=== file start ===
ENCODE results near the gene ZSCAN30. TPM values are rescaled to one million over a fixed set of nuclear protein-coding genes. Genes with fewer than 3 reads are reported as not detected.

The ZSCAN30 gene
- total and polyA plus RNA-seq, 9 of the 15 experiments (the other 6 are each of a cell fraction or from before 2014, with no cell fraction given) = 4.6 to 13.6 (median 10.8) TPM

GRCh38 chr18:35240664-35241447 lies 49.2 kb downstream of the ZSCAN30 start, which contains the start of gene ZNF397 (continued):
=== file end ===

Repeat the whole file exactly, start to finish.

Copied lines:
ENCODE results near the gene ZSCAN30. TPM values are rescaled to one million over a fixed set of nuclear protein-coding genes. Genes with fewer than 3 reads are reported as not detected.

The ZSCAN30 gene
- total and polyA plus RNA-seq, 9 of the 15 experiments (the other 6 are each of a cell fraction or from before 2014, with no cell fraction given) = 4.6 to 13.6 (median 10.8) TPM

GRCh38 chr18:35240664-35241447 lies 49.2 kb downstream of the ZSCAN30 start, which contains the start of gene ZNF397 (continued):